1. Earthlings by Sayaka Murata
Natsuki’s extra-terrestrial backstory is an effective allegory for the alienation that she feels from her family but the trauma she experiences at school only embeds her own myth even deeper.
2. Red Pill by Hari Kunzru
‘Plot is the artificial reduction of life’s complexity and randomness. It is a way to give aesthetic form to reality’
The cult of Heinrich von Kleist looms large on the shores of Lake Wannsee as the narrator obsesses over tiny distractions that prevent him from focusing on work to the extent that his own reality becomes compromised.
Themes of surveillance, privacy and Alt-right conspiracy theories are bound up in one man’s experience on a writing fellowship at the enigmatic Deuter Centre. A clever take on the mid-life crisis novel that couldn’t be more relevant in 2020.
3. We’ll call you by Jacob Sundberg
9 short stories, each based on a job interview, unite to expose the unconscious bias, the indifference and the downright snobbery that sits behind the personas we create at work.
The anxiety of living in the right area of Stockholm or of understanding the ‘symmetry, balance and harmony’ in Nordic design are uniquely Swedish dilemmas but the novel equally reveals universal themes; irrecoverable dreams, unrealised talents and isolation. Equally revealing and enjoyable. Perfect weekend read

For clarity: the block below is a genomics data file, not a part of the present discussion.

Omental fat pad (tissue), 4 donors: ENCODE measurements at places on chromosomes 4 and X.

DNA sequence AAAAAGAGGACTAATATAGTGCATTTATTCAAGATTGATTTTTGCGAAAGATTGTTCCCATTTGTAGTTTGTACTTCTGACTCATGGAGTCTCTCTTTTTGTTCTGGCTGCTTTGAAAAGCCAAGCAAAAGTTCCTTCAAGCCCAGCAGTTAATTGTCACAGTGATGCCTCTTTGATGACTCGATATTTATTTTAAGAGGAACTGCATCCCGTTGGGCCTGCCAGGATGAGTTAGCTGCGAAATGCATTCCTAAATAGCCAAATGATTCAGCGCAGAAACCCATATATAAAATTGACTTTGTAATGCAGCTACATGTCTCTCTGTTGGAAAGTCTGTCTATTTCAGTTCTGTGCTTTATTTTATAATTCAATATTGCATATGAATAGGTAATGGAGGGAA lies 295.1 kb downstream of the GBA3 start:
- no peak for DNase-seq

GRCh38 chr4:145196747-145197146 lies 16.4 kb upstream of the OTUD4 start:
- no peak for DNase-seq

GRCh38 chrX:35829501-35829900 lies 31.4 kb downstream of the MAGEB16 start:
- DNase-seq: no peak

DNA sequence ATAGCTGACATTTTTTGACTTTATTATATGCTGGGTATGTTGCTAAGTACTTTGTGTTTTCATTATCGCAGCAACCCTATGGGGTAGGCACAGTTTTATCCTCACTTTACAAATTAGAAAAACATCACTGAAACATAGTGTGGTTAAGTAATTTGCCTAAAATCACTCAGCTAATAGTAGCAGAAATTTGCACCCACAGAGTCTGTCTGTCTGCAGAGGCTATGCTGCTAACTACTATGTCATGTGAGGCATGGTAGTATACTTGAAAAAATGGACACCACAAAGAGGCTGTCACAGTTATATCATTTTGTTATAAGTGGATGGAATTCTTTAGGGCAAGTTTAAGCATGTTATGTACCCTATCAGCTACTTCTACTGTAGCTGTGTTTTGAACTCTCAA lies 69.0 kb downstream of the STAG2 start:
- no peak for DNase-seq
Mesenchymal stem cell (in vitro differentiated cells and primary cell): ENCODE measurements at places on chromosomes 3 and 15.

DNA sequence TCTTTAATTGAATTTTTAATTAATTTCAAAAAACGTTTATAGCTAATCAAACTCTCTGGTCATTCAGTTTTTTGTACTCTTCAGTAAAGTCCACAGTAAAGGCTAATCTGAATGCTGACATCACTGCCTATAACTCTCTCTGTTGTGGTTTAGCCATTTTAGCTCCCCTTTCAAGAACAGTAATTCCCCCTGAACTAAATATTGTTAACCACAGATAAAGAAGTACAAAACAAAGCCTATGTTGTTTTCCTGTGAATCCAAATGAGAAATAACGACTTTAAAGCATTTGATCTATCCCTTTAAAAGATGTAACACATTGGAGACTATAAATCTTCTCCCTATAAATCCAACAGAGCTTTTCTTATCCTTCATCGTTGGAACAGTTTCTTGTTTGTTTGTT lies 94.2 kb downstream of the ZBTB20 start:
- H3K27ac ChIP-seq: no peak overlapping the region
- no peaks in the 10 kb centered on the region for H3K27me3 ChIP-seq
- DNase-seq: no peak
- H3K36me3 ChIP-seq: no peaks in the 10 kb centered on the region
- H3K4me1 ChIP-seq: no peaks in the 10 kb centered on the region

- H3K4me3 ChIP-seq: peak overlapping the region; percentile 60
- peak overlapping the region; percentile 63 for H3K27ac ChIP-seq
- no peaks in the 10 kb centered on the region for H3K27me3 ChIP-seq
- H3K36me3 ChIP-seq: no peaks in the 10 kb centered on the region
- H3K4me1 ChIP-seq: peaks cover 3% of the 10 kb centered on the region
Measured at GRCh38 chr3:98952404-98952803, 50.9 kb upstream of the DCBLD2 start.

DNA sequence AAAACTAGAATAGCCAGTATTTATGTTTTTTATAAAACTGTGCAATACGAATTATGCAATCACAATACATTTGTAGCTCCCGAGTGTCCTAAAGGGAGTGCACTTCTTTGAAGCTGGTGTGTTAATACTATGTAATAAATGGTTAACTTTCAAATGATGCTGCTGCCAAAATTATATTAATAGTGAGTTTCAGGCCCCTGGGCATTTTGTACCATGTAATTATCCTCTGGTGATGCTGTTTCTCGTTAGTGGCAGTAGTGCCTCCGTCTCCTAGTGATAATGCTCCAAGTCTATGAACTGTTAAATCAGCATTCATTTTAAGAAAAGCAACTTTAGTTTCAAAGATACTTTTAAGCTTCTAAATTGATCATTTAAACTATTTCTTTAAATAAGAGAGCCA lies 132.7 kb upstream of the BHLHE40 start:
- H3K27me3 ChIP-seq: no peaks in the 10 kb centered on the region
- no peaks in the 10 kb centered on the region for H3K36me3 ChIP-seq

4. Tokyo Ueno Station by Yu Miri
If the Tokyo Olympics of 1964 showcased the modernity of post-war Japan to the world what can we understand of Tokyo 2021? Yu Miri has a view in the story of Kazu who sleeps rough in the city’s Ueno Park.
Kazu’s life follows that of the Emperor’s family yet the comparisons couldn’t be further apart as Miri holds up a mirror to society. Challenging, critical and seeking to shine a light on issues under explored in literature this is powerful stuff.
5. Moonstone: The Boy who Never Was by Sjon
For a slim novel Sjon packs a mighty punch! As Iceland is gripped by the threat of Spanish Flu in 1918 one boy escapes to a fantasy world within Reykjavik’s two new cinemas. Mani’s plight is so personal yet ‘Moonstone’ is a screen itself onto which readers project themselves
Themes of fear, isolation and the need to escape are startlingly relevant today and delivered with real intensity in precise but elegant prose. Mani is a character you can’t forget and his place as a real outsider feels distinctly contemporary.
All reviews independent and books paid for :)